Despite adjustments to income tax brackets and rates under the recently enacted tax reform legislation, an increasing number of retirees find 50% of more of their Social Security benefits subject to federal taxes. That’s because the income thresholds governing the taxability of Social Security benefits have remained static for decades and have not been adjusted for inflation.
The taxation of Social Security benefits was first introduced in the Social Security Amendments of 1983 as part of a broader package designed to raise revenue and cut long-term costs for the Social Security program. In 1993, a second tier was added through the Omnibus Budget Reconciliation Act (OBRA), allowing up to 85% of a beneficiary’s Social Security income to be exposed to federal income tax.1 While this only represented 3.4% of the $957.5 billion in Social Security revenue collected in 2016,2 more than 50% of retirees are now subject to these taxes, up from 1 in 10 households when the tax was first established.3
How Social Security Benefits are Taxed
- Individuals with a combined income of $25,000-$34,000 are subject to income taxes on up to 50% of their Social Security benefits. Those with more than $34,000, can expect to pay taxes on up to 85% of their Social Security benefits.
- Married couples filing jointly with a combined income of $32,000-$44,000 are subject to income taxes on up to 50% of their Social Security benefits. Those with more than $44,000 in combined income can expect to pay taxes on up to 85% of their Social Security benefits.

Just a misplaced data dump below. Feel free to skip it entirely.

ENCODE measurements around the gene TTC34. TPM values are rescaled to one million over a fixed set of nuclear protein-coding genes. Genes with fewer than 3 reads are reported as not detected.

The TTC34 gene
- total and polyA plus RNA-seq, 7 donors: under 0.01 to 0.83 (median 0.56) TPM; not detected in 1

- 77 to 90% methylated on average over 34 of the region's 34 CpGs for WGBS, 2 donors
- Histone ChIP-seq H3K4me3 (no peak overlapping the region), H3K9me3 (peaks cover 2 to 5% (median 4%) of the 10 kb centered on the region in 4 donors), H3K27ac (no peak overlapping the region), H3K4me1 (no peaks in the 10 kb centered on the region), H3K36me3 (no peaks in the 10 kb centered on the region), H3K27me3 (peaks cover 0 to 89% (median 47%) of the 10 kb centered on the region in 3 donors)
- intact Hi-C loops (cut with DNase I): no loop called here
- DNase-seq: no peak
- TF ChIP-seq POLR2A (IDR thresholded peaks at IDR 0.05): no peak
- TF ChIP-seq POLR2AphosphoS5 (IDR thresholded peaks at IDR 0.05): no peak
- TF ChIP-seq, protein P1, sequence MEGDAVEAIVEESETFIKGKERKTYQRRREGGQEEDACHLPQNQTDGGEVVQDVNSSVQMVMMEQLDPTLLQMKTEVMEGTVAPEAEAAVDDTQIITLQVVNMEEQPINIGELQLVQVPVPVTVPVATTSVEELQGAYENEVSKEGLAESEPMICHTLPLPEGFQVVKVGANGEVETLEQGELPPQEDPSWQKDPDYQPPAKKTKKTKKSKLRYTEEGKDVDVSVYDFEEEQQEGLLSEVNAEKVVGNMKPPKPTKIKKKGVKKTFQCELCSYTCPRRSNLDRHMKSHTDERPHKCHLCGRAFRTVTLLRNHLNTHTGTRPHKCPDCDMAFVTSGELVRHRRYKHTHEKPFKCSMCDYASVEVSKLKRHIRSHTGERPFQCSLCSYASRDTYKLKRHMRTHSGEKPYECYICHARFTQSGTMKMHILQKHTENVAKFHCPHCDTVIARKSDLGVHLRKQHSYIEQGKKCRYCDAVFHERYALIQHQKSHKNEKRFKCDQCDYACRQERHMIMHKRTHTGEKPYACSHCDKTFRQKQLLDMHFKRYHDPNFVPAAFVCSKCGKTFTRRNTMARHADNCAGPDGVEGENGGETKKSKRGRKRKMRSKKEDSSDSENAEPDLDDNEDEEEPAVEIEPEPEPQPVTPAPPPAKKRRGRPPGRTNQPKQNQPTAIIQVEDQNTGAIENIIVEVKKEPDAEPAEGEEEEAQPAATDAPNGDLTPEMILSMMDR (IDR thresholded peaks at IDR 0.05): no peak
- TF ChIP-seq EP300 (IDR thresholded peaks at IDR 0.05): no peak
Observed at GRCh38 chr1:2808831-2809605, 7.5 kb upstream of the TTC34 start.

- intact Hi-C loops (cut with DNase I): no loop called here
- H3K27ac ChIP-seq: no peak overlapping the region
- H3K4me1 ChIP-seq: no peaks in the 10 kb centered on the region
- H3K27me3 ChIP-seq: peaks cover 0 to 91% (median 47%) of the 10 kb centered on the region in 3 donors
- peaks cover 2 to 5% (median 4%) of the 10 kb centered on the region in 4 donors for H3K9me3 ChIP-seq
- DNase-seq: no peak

In this context, the IRS defines “combined income” (also known as “provisional income”) as:
Adjusted Gross Income (AGI) + Nontaxable Interest + 1/2 of your Social Security benefits
Currently, no one pays taxes on more than 85% of their Social Security benefits.4
In addition to federal taxes,13 states tax Social Security benefits. While Vermont treats Social Security benefits the same as the federal government, certain other states tax Social Security benefits only if income exceeds a state-specified threshold. For example, Connecticut taxes Social Security benefits if your income tops $50,000, or $60,000 if you’re married filing jointly.5
For many retirees, a comprehensive approach to planning that encompasses tax, investment and Social Security planning may help limit or reduce the burden of Social Security taxes. Contact the office today at 775-789-3123 to schedule time to talk about ways to help reduce your tax exposure in retirement.
Steve Lindquist is a registered representative offering securities and advisory services through Cetera Advisor Networks LLC, member FINRA/SIPC. Cetera is under separate ownership from any other named entity. Registered address: 9600 S McCarran Blvd., Reno NV 89523.
Investments are not deposits; not NCUSIF insured; and not insured by any federal government agency. No credit union guarantee. May lose value.
Investors should consider the investment objectives, risks, charges and expenses associated with municipal fund securities before investing. This information is found in the issuer’s official statement and should be read carefully before investing.
Investors should also consider whether the investor’s or beneficiary’s home state offers any state tax or other benefits available only from that state’s 529 Plan. Any state-based benefit should be one of many appropriately weighted factors in making an investment decision. The investor should consult their financial or tax advisor before investing in any state’s 529 Plan.